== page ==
Dell launches a VMware-based cloud; Azure next

Dell (s dell) has officially become a cloud computing provider with the launch of an Infrastructure-as-a-Service cloud built atop VMware (s vmw) technology. The move is just the first in Dell’s three-pronged IaaS attack, which will soon include clouds based on the Microsoft (s msft) Windows Azure and OpenStack (s rax) platforms. While Dell is busy adding a strong software play to its flagship server business, it looks to be rebuilding that business model in the cloud.

VMware first

According to Mark Bilger, VP and CTO of Dell Services, the initial VMware-based cloud is part of a broader partnership that also includes helping customers build, deploy and manage both private and hybrid clouds. Based on VMware’s vCloud family of products for cloud management, Dell is attempting to add value by integrating its recently acquired SecureWorks lineup of products and services into the offering.

Although it’s an IaaS cloud, which means it’s used for obtaining virtual computing and storage resources on demand, Bilger said the VMware-based offering isn’t meant to be a competitor to Amazon Web Services’ (s amzn) popular Elastic Compute Cloud. Dell’s cloud has three pricing levels — pay-as-you-go, reserved and dedicated — but Bilger said the pricing model is meant to make the latter two look more appealing. Those two options include a lower hourly cost per VM, but they require one-year commitments at a minimum resource level. The pay-as-you-go option is best suited for testing the service before signing up longer-term, said Bilger.

The pricing model is a among the biggest differences from the pay-as-you-go-based Amazon EC2, but longer-term contracts aren’t uncommon among VMware vCloud partners targeting enterprise workloads. One has to suspect Dell’s forthcoming Windows Azure and OpenStack-based offerings will offer better pay-as-you-go offerings to compete more directly with their natural competitors such as AWS, Rackspace, GoGrid and Microsoft itself.

Azure, OpenStack next

Bilger said clouds based on Microsoft Windows Azure and the open-source OpenStack platforms will come in the next several months. The VMware-based cloud came first because of VMware’s large footprint potential business customers. Dell’s mantra has been “open, capable, affordable,” he added, which is why the company is building such an expansive portfolio of cloud computing services. Often, he noted, “customers have a bent for one [cloud] or another,” so Dell wants to be able to meet their needs.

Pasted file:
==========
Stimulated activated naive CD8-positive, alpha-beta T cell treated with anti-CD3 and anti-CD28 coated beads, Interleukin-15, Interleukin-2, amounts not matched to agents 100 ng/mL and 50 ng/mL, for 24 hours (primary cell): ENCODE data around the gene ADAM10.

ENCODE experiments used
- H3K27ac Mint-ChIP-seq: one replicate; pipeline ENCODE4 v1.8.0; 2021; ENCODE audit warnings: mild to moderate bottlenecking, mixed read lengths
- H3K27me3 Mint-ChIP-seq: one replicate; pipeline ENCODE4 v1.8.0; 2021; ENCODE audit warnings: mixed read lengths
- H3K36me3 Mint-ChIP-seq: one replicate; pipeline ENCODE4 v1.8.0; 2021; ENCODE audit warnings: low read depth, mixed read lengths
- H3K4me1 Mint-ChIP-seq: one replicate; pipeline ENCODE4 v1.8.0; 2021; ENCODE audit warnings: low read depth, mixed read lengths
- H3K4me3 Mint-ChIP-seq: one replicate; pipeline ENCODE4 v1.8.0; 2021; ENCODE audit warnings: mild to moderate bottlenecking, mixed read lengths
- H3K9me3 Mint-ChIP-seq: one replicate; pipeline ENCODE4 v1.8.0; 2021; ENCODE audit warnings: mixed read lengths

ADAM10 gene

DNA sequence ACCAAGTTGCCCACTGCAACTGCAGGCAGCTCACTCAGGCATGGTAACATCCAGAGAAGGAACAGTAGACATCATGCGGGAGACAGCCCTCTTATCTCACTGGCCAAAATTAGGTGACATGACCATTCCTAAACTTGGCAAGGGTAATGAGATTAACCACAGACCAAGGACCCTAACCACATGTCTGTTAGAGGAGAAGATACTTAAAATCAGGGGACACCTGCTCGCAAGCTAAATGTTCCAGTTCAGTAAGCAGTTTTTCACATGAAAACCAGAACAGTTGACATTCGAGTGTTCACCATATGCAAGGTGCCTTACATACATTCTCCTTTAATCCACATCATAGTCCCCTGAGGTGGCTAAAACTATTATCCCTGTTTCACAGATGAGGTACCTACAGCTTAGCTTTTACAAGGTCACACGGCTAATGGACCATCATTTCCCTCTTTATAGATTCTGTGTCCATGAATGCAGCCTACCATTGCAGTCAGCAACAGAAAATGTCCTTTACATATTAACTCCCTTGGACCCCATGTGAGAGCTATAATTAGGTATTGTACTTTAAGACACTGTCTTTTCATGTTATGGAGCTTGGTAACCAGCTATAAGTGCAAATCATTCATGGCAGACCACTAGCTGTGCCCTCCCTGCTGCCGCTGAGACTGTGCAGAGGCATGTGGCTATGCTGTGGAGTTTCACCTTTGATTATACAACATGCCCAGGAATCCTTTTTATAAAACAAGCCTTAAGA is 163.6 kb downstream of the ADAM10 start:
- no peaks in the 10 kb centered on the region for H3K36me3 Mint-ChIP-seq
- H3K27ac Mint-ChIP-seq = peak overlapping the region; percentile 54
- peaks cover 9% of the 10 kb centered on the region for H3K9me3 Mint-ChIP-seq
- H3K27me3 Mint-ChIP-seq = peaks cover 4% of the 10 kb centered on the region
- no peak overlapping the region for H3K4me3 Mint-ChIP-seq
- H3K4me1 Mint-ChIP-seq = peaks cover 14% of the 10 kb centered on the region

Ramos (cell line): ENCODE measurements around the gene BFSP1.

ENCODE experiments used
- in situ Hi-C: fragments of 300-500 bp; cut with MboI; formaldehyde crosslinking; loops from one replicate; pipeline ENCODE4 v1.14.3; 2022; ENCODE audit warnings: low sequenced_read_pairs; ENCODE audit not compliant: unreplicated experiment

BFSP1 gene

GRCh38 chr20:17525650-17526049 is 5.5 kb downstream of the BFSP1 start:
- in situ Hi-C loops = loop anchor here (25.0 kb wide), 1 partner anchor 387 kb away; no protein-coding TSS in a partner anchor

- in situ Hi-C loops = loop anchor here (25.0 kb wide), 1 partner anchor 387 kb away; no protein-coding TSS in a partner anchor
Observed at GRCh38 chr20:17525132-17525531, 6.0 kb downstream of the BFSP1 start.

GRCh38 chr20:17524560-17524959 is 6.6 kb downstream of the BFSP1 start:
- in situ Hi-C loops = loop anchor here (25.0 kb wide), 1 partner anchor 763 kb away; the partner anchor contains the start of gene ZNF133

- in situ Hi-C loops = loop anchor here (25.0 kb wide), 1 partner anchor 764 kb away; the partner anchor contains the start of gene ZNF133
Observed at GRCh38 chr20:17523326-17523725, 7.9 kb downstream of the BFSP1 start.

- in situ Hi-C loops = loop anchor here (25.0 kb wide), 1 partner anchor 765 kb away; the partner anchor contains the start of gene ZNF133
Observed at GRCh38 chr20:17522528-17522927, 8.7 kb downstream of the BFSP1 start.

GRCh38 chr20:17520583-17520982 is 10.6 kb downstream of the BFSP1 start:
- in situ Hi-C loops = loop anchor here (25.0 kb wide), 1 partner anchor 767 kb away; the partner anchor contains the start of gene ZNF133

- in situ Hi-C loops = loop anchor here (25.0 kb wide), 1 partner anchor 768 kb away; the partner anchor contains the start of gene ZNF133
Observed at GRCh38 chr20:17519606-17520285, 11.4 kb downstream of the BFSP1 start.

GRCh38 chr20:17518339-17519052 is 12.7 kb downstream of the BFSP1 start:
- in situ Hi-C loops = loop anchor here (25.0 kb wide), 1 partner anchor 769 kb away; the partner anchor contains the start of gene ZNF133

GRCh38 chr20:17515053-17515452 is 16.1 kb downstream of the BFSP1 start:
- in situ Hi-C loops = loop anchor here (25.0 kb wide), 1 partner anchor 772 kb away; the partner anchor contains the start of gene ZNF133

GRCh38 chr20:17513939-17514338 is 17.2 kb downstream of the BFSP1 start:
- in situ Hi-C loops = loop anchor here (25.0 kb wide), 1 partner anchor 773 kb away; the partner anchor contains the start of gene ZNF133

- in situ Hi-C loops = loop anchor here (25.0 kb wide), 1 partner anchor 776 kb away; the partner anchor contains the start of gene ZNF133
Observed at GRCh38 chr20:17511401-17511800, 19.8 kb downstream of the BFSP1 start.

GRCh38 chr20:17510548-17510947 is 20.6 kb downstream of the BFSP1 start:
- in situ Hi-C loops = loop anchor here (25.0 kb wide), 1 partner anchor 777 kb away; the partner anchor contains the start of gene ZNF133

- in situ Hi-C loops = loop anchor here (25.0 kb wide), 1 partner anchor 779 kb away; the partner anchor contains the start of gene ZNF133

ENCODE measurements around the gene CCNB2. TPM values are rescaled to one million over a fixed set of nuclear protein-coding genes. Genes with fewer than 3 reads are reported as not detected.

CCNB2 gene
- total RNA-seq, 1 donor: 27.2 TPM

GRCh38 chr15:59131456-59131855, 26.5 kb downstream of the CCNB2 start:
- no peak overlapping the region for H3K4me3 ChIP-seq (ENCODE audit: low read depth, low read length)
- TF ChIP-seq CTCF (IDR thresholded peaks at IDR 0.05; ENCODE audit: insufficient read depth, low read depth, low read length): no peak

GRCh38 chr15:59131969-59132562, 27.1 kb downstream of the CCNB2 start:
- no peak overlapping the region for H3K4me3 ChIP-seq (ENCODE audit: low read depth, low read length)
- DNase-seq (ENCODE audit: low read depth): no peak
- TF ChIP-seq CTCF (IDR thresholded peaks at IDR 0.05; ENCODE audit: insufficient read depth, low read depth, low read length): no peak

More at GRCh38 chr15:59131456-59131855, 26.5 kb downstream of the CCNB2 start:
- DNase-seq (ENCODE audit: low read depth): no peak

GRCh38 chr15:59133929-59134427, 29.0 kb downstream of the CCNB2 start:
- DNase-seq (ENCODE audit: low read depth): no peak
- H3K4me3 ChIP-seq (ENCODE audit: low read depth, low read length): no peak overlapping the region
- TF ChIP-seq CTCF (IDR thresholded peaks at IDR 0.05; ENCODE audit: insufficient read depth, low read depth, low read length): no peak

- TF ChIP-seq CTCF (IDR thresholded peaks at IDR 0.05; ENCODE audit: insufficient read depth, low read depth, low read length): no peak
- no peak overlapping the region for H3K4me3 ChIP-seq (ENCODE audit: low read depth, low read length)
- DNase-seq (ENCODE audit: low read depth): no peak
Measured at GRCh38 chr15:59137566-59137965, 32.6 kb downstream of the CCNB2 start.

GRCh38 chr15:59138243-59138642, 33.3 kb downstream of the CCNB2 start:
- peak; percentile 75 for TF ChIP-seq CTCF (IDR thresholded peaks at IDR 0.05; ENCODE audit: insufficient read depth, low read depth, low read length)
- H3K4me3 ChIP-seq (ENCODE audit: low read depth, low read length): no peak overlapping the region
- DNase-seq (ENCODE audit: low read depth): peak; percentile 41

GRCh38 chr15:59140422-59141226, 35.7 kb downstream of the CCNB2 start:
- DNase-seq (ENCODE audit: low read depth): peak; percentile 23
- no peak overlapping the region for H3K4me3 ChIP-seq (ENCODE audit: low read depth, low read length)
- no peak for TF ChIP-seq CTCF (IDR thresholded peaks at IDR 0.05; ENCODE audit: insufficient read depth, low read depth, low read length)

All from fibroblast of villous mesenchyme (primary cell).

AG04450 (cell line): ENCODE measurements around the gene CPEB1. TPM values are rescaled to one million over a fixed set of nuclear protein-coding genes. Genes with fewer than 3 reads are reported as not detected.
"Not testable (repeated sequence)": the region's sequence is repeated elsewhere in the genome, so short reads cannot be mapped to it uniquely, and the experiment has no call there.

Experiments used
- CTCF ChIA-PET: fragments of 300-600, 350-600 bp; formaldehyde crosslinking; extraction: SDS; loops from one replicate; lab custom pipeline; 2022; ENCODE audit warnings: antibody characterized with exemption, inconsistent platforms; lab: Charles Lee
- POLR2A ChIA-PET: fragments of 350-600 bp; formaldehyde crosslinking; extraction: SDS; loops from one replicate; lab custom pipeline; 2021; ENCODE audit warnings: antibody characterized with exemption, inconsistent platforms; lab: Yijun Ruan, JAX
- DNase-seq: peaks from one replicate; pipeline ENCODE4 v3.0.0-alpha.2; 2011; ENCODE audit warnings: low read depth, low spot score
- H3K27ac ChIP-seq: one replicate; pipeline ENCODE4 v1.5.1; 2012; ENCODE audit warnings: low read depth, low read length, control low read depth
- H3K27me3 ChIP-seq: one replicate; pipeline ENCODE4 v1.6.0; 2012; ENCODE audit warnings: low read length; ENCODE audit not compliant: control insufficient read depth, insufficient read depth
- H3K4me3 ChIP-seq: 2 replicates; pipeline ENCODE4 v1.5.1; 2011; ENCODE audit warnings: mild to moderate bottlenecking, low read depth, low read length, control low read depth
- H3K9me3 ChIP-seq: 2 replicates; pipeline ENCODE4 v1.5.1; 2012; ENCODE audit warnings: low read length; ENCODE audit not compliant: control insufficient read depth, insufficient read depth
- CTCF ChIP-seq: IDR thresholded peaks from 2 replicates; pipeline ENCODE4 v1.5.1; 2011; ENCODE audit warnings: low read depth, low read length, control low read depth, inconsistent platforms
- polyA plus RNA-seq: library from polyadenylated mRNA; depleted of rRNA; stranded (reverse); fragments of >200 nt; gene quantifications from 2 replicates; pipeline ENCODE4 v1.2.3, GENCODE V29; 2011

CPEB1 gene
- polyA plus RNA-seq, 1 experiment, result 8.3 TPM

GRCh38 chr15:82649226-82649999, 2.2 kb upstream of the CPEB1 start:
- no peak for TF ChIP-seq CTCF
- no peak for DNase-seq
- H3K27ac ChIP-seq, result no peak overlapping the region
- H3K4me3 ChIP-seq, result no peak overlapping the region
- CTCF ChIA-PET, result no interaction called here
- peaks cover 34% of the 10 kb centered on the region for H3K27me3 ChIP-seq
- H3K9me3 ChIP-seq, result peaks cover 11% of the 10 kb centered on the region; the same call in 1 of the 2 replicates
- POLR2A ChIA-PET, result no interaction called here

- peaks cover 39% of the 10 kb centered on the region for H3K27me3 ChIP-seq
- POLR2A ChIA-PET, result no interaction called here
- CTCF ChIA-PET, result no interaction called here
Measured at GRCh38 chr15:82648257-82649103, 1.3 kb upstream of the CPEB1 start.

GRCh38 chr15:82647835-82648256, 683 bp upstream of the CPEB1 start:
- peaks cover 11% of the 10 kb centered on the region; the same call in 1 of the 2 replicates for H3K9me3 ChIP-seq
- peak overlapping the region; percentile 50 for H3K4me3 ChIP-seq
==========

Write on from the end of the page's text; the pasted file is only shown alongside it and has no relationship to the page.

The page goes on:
The data center is the new server

That strategy is an awful lot like Dell’s traditional strategy of selling servers full of other vendors’ software and components, only at a much larger scale. In this case, the data center is the computer. VMware’s vCloud, Windows Azure and OpenStack are essentially the operating system choices for this new model of obtaining IT infrastructure. An all-too-easy analogy is that Windows Azure is the new, well, Windows, and OpenStack is the new Linux. VMware vCloud is the new kid on the block that might well dominate in terms of market share.

Dell’s platform providers certainly see the opportunity to relive past successes in the cloud, too, which is why all three are building ecosystems of providers to distribute their platforms to as broad an audience as possible. Among their early distribution partners are fellow server makers Fujitsu and, potentially, HP(s hpq).

Bilger said Dell looked “very deeply” at one revolutionary technology to power a cloud offering, but ultimately decided that although it was highly efficient and very good, that platform required too much application-level change to make it a success among corporate customers.

There is one key difference between the server business and the IaaS business, though. Bilger noted that it took some time for Dell and Microsoft to form a solid cloud partnership because — in a big switch from its server OS business — Microsoft also sells Windows Azure directly from its own data centers. And OpenStack is a bit different from Linux, he explained, because it takes a fair amount of effort upfront to make it fit for a service offering versus simply installing Linux on a box.

However, it’s still a while before either of those options see the light of day. Dell’s VMware vCloud offering is available for public beta next month and will be generally available in the fourth quarter, Bilger said.